South Congregational Church Steeple - Newport, NH
Posted by: silverquill
N 43° 21.646 W 072° 10.234
18T E 729274 N 4804767
Quick Description: Dating from 1823, this unique steeple is a landmark providing a picturesque look to the town of Newport, esp. approaching from the west. This multi-tiered steeple features a clock and a Paul Revere bell.
Location: New Hampshire, United States
Date Posted: 10/13/2009 8:32:50 PM
Waymark Code: WM7ECJ
From the Steeples Project
Dedicated in March 1823, the South Congregational Church of Newport is a prime example of Federal style architecture, showing the widespread influence of Charles Bulfinch and Asher Benjamin as interpreted by two regional designer/builders: Elias Carter of Worcester (MA) and Isaac Damon of Northampton (MA).
The church at Newport has two distinct precedents: its body and clock tower closely resemble Damon's brick church at Greenfield (MA) built in 1819, and its steeple replicates the 1821 Carter-style structure at Acworth (NH). The synthesis of the two produced an entirely new form—simple, well-proportioned, and finely detailed.
Newport's meetinghouse, with soaring arcades and unique ornamentation, was framed in 1822 by master carpenter John Leach of Dunbarton (NH). The salmon-colored bricks were manufactured locally and laid by a team of masons directed by John Silver of Newport (NH). The minister at the time was the Rev. James Wheelock, grandson of Dartmouth College founder Eleazar Wheelock.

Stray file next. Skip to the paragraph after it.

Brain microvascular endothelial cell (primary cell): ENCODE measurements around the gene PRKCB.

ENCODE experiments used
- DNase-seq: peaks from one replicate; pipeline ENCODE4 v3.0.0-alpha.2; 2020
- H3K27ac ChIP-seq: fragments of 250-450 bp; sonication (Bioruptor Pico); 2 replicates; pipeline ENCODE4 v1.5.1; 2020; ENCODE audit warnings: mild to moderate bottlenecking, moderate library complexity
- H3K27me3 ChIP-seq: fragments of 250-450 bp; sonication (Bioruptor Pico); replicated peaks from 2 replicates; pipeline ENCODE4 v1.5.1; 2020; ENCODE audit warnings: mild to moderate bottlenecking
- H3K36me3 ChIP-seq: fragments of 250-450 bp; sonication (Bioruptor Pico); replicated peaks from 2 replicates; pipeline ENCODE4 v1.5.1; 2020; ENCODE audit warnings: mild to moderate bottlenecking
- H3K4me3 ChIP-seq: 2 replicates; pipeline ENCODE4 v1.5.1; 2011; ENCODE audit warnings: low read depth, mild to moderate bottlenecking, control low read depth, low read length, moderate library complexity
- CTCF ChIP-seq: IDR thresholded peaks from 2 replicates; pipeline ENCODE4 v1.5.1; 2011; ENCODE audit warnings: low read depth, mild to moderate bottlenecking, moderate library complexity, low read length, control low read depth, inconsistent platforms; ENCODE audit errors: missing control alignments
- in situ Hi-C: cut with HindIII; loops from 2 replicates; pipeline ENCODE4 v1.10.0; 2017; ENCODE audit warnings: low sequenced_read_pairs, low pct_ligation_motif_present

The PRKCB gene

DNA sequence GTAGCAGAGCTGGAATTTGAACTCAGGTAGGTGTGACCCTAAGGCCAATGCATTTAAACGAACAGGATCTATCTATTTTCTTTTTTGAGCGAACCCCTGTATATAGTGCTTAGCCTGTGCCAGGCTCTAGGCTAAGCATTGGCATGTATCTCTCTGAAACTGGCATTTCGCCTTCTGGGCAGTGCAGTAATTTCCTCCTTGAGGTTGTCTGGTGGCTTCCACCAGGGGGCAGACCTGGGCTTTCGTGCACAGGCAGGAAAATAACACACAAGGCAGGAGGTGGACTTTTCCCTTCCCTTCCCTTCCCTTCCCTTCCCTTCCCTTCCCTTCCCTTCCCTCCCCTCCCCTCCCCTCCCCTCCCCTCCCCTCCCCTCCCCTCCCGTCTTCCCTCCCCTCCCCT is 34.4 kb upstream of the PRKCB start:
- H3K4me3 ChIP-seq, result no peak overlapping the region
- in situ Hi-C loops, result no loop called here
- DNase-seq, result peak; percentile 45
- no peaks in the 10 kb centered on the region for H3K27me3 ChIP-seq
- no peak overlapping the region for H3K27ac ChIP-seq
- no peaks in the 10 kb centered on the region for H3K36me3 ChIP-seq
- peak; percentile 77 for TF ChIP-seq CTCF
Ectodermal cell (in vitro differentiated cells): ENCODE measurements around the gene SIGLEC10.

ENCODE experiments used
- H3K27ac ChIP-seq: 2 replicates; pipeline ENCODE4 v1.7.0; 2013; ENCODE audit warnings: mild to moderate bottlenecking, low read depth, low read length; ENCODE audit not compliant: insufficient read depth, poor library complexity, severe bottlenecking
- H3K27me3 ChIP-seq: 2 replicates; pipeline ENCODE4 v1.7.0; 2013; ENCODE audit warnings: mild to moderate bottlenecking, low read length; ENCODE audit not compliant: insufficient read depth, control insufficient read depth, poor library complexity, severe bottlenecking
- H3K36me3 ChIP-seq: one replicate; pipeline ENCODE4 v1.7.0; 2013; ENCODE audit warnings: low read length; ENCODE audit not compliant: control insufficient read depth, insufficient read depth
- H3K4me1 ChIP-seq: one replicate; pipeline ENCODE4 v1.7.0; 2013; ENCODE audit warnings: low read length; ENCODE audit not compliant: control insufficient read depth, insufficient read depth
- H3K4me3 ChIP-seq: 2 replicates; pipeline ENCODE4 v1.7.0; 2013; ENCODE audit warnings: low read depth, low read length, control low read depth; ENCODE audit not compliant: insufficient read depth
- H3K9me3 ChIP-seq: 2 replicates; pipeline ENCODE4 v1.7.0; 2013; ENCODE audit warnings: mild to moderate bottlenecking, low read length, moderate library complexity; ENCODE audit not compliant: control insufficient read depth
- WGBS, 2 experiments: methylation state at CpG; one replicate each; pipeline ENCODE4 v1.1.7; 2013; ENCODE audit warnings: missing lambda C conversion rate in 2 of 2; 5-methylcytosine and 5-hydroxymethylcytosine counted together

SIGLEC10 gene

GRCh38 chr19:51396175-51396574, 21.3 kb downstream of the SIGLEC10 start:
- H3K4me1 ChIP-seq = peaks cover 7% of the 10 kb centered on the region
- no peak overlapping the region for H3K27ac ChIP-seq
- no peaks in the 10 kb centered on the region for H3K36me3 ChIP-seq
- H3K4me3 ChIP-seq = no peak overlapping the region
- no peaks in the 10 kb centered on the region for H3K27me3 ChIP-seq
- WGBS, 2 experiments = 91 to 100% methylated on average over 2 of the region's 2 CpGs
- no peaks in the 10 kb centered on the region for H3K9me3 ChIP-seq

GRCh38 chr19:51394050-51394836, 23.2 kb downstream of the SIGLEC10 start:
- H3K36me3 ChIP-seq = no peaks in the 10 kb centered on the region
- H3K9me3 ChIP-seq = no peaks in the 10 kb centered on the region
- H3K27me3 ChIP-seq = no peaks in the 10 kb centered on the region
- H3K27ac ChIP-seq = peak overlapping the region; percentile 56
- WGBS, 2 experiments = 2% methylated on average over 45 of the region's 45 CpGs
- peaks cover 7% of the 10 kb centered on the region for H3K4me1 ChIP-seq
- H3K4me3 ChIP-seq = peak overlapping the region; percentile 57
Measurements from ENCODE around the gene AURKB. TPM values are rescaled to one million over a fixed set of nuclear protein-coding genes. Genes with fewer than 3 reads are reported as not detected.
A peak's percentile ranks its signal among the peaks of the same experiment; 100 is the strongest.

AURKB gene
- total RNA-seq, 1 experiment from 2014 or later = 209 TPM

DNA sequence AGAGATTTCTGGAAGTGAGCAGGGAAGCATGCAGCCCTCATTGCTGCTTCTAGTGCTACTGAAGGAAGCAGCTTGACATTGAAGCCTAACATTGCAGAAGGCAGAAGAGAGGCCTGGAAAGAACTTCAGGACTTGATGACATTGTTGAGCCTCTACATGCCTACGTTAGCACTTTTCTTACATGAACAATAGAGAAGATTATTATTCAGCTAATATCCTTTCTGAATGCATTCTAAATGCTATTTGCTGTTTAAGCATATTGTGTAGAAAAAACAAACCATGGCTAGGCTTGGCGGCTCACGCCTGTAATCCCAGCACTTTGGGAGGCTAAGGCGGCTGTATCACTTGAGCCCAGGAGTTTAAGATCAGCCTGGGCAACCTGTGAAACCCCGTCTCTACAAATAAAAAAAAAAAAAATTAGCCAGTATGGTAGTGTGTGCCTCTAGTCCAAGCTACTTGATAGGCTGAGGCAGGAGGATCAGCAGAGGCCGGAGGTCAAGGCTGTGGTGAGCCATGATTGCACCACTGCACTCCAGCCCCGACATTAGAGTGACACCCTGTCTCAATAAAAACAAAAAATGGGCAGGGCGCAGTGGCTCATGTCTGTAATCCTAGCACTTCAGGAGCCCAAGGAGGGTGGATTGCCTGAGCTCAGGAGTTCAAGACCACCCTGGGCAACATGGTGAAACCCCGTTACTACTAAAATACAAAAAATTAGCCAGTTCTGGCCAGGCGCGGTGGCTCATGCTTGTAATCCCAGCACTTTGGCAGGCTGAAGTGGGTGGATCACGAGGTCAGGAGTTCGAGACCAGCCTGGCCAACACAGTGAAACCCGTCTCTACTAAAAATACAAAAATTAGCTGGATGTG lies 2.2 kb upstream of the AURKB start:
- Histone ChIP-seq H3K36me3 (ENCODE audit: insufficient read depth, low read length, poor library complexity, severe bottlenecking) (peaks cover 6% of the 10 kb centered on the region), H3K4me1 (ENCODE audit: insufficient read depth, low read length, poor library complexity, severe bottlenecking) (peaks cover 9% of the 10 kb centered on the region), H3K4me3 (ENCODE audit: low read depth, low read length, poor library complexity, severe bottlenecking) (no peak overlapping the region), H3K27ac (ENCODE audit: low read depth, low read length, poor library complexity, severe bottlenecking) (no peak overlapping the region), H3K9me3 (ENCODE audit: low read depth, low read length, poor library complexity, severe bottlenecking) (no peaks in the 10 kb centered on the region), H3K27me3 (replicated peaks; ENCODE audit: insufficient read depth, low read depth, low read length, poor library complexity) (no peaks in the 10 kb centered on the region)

Privately financed, the cost of Newport's construction is unknown. It must have exceeded the $8,000 paid in 1824 by the Baptist congregation in Concord (NH) for a smaller brick church by the same builder. The wooden, Templeton-style churches generally cost between $6,000 and $7,000. Newport's brick construction, therefore, may have increased the expense to its building committee by 30% or more. After selling a limited number of pews to individual members and the Society, the building committee sold the meetinghouse to the Congregational Church in 1827 for $500.
Architectural historians identify Newport's church as the northernmost in the "Templeton Run" of similarly-steepled churches—though it is the only brick building among them. The property was listed on the National Register of Historic Places in 1989.
The Paul Revere Bell here dates from 1822 and weighs 1,241 pounds.
When visiting the location, please try to take a picture with your GPSr if you are alone, or with members of your party in the shot. Also, please describe your visit/adventures so others will know what to expect when they get there. Please describe what makes the steeple unique or interesting.